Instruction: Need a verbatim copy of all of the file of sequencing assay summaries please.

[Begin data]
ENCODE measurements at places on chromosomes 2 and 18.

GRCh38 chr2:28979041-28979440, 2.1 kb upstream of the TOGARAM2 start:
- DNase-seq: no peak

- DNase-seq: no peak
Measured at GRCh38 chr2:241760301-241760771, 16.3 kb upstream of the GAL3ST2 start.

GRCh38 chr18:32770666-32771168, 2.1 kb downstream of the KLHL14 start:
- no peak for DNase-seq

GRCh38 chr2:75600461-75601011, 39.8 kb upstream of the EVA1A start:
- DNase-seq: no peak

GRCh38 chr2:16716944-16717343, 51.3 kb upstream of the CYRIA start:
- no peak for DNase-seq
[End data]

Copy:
ENCODE measurements at places on chromosomes 2 and 18.

GRCh38 chr2:28979041-28979440, 2.1 kb upstream of the TOGARAM2 start:
- DNase-seq: no peak

- DNase-seq: no peak
Measured at GRCh38 chr2:241760301-241760771, 16.3 kb upstream of the GAL3ST2 start.

GRCh38 chr18:32770666-32771168, 2.1 kb downstream of the KLHL14 start:
- no peak for DNase-seq

GRCh38 chr2:75600461-75601011, 39.8 kb upstream of the EVA1A start:
- DNase-seq: no peak

GRCh38 chr2:16716944-16717343, 51.3 kb upstream of the CYRIA start:
- no peak for DNase-seq